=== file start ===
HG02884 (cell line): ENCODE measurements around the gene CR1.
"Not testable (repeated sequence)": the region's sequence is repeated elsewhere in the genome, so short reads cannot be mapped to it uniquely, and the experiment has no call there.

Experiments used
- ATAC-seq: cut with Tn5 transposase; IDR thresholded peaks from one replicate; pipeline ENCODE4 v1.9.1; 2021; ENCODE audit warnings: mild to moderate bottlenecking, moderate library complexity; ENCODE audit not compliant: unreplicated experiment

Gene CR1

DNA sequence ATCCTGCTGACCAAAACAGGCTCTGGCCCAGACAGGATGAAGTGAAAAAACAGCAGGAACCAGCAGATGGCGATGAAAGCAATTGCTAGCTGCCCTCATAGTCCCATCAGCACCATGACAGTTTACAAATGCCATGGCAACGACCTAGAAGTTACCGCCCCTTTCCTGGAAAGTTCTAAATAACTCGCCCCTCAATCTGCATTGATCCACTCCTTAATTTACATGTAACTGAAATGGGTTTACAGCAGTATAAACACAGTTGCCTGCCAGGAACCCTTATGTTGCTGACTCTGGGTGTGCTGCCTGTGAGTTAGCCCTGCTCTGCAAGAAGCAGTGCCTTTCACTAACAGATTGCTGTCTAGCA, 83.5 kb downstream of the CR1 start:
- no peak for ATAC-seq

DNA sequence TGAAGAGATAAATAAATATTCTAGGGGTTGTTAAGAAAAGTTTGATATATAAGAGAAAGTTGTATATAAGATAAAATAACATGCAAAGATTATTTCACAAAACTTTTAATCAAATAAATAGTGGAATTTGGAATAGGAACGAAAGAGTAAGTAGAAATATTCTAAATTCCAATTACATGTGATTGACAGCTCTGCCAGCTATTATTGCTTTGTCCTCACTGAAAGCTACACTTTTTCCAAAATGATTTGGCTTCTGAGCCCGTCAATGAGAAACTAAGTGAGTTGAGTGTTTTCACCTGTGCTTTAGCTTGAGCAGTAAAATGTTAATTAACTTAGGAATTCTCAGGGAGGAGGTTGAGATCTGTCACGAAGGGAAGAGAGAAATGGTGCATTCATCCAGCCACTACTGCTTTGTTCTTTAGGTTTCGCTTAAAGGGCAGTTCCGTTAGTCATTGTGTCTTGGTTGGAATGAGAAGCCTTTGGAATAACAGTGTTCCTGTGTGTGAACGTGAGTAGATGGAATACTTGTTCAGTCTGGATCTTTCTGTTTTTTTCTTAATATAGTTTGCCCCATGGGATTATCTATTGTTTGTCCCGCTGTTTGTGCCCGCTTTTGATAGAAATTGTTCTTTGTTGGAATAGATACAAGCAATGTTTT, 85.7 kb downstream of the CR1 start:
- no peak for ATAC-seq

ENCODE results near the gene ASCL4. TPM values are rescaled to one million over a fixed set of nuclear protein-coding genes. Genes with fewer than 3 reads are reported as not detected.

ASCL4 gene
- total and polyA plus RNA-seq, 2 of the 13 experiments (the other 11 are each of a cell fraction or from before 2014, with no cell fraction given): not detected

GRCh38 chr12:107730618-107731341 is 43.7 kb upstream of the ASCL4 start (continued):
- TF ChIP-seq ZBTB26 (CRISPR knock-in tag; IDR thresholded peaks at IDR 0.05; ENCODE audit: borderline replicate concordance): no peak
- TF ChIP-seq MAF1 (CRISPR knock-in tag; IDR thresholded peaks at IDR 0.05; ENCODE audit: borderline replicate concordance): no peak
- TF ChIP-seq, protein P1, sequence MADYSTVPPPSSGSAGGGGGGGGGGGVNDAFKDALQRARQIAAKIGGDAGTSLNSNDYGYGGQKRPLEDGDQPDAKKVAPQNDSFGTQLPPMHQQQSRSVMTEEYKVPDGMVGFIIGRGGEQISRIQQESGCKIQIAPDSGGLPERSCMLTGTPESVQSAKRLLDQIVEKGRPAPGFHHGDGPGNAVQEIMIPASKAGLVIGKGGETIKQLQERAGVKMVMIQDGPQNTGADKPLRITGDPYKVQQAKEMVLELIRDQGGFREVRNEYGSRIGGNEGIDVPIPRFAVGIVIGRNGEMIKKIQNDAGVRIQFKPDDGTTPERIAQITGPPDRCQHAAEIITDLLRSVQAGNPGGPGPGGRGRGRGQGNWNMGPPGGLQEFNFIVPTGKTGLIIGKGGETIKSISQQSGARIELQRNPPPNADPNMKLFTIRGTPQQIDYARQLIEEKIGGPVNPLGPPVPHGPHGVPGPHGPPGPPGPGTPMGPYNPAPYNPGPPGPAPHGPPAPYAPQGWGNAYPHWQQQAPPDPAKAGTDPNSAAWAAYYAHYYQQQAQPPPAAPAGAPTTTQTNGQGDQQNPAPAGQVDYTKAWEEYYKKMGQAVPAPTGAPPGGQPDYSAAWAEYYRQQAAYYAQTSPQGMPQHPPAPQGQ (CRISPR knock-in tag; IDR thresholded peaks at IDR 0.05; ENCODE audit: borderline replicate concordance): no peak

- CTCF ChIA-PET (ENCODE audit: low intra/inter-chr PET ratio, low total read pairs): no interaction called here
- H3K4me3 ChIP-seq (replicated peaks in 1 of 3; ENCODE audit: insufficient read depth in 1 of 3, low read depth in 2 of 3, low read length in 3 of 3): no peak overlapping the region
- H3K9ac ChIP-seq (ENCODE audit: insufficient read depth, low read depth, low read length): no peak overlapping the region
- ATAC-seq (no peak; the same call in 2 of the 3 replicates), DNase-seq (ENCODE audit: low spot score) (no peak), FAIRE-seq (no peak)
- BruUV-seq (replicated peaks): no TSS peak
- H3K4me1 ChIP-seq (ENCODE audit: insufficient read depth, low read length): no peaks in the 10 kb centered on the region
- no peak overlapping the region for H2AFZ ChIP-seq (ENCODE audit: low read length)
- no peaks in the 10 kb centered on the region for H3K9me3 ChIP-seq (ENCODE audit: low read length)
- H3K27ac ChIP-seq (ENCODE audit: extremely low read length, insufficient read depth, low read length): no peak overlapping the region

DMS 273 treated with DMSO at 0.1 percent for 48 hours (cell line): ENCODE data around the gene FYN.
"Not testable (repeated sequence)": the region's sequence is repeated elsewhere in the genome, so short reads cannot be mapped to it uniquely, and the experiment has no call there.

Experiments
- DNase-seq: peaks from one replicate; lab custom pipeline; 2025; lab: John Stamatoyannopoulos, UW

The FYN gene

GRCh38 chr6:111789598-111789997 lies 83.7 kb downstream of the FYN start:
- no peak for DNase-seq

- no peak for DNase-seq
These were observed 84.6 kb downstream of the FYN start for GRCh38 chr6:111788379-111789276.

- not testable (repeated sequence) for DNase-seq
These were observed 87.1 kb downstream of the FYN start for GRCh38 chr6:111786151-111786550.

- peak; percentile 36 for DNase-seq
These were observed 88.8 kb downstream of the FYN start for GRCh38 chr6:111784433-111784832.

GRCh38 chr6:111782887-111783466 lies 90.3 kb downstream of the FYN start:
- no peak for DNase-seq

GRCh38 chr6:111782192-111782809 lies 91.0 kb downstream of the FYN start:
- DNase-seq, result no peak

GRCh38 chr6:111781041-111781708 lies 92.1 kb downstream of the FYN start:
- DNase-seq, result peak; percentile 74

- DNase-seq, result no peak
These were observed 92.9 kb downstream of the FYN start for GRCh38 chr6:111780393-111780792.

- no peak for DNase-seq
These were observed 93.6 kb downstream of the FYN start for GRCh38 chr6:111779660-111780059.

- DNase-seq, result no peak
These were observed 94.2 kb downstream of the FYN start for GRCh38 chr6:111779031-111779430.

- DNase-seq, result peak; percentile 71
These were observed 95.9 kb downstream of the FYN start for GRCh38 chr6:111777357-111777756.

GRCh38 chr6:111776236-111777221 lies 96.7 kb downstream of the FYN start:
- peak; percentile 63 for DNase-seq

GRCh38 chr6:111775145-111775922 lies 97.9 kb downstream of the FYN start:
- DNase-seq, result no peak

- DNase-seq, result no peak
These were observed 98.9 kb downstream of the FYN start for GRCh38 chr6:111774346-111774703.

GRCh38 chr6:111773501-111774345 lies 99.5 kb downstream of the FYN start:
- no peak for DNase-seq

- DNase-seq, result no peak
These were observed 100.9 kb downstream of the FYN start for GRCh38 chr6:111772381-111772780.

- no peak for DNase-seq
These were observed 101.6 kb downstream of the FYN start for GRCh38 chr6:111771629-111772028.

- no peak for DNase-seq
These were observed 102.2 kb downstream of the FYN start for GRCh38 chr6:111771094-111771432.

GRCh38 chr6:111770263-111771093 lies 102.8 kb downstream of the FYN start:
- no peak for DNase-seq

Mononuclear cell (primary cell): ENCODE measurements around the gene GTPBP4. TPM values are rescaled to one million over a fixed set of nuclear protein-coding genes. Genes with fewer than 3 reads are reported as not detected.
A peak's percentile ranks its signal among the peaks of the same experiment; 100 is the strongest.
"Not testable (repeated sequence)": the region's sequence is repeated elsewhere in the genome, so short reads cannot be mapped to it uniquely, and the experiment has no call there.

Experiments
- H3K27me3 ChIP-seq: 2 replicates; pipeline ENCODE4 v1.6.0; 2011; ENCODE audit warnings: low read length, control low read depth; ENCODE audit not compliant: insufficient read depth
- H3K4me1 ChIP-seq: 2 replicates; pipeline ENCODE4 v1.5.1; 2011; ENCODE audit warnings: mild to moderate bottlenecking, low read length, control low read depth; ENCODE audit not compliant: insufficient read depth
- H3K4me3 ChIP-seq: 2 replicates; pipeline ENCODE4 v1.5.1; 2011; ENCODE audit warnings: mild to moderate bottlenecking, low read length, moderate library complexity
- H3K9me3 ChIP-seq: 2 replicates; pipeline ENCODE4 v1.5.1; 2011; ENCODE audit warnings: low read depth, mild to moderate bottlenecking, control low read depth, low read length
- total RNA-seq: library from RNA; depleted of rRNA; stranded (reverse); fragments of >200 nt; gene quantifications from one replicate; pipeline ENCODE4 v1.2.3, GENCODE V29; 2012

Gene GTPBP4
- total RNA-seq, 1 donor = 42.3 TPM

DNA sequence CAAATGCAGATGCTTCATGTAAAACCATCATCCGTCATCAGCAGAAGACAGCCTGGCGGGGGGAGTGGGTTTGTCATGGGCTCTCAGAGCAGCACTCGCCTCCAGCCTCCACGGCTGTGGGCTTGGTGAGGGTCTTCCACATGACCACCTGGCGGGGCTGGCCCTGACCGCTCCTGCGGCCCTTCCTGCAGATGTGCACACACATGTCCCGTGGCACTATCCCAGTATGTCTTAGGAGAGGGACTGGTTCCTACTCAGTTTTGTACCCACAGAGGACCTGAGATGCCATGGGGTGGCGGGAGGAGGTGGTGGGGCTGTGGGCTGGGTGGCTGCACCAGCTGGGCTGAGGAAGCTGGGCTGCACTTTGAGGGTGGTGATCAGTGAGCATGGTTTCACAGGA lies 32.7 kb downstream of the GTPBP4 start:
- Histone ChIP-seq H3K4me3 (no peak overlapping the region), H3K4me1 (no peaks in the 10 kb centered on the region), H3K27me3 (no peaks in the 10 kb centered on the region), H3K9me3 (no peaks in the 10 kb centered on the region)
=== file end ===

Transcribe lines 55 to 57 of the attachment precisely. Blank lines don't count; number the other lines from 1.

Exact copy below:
GRCh38 chr6:111775145-111775922 lies 97.9 kb downstream of the FYN start:
- DNase-seq, result no peak

- DNase-seq, result no peak